“We will pick up her work where she left it, work that is essential to the well-being of “mis pajaras” as she called the trans girls of Queens under her wing.” - Cecilia Gentili 


"Lorena brought light to us when we were living through a very dark time here in New York. She brought us light when we were dealing with the crack epidemic, when we were dealing with the AIDS crisis, dealing with changes in immigration policies." - Cristina Herrera, founder and CEO of Translatina Network and Lorena’s friend

"Lorena has done more than anyone else I know to shine a light on the epidemic of trafficking in transgender communities and to help other trans women escape exploitation."  - Lynly Egyes (represented Borjas on behalf of the Transgender Law Center)

Watch a documentary about Lorena Borjas 

Read a postscript in The New Yorker about Lorena Borjas 

Read an opinion piece in the New York Times by Cecilia Gentilin

Advancing Movements

6 Women Human Rights Defenders (WHRDs) across Western and Southeastern Europe have in their lifetime researched, campaigned, participated in and advanced peace and women’s rights movements be it through political and social activism or through dance. We are grateful for the legacy they have left. Please join AWID in honoring these women, their activism and legacy by sharing the memes below with your colleagues, networks and friends and by using the hashtags #WHRDTribute and #16Days.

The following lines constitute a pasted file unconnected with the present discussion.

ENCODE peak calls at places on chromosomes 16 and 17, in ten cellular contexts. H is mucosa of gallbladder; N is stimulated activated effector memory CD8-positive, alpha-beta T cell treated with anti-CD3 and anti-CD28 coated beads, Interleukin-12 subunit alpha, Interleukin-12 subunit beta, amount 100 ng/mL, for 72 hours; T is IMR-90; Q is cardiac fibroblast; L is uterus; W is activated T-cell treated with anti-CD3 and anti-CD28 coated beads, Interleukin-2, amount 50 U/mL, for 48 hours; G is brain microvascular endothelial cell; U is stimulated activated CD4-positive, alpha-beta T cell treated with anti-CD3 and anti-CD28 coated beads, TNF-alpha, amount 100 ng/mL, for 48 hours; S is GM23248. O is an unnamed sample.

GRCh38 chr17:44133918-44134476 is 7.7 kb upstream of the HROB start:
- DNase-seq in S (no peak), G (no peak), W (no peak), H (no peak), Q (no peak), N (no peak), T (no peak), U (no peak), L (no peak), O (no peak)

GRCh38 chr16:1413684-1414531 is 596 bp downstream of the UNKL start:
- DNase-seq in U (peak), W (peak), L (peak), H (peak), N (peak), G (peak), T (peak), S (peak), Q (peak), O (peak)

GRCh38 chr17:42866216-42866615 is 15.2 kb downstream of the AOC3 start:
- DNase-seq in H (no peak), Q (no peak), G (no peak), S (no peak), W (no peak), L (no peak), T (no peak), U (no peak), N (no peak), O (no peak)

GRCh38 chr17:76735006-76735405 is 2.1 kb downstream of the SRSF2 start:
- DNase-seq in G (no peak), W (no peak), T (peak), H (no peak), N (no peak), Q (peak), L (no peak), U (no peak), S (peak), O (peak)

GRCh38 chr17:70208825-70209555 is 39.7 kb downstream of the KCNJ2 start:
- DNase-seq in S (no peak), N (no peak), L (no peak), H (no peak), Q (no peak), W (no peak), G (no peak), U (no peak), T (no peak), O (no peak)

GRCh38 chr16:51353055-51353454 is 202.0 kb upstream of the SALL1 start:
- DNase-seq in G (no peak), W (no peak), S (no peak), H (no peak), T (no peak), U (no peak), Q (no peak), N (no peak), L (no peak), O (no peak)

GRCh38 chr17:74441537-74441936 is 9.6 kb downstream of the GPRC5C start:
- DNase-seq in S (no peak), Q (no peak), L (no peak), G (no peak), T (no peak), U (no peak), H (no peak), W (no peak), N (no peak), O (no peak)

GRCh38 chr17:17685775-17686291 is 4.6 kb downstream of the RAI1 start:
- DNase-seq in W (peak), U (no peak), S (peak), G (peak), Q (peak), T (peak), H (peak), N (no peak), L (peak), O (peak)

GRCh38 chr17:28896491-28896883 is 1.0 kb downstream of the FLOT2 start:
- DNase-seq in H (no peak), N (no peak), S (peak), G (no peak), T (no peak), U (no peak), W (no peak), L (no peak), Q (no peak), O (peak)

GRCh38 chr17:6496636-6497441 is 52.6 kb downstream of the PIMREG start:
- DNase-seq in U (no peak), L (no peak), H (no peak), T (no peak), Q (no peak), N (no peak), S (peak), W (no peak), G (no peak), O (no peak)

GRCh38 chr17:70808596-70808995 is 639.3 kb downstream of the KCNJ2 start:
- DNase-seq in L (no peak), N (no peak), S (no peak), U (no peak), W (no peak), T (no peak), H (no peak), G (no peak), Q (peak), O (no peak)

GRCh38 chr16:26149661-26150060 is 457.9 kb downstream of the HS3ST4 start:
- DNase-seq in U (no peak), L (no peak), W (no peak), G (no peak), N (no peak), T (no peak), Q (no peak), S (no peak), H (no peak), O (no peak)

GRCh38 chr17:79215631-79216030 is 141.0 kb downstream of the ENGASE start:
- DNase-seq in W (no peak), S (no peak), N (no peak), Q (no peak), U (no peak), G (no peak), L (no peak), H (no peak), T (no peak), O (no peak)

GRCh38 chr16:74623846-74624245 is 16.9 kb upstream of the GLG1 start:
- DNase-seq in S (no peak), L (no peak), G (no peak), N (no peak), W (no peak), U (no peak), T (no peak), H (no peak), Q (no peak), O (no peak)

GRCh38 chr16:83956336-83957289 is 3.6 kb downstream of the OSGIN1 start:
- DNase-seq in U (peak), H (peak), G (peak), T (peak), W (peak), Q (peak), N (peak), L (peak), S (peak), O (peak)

Please click on each image below to see a larger version and download as a file



Where does the project come from?

We believe that the economy, the market, the financial system and the premises upon which they are built are critical areas of feminist struggle. Thus, our vision for a just economy goes beyond promoting women’s rights and empowerment in the market, to evaluating the role of gendered oppressions in shaping economic arrangements and transforming these to ensure gender and economic justice.


We are neither starting from zero, nor alone in this attempt to put forward feminist propositions for a just economy.  Many of the propositions herein have been advanced or exist in practice within diverse communities challenging and resisting the mainstream market and growth-based economic systems.

It is also very important to note that there is growing awareness of the fact that micro solutions are not always the answer to macro problems, even if they represent important spaces for resistance and movement building and that there may be limitations to particular alternatives to address the injustices of the current capitalist system at a global scale.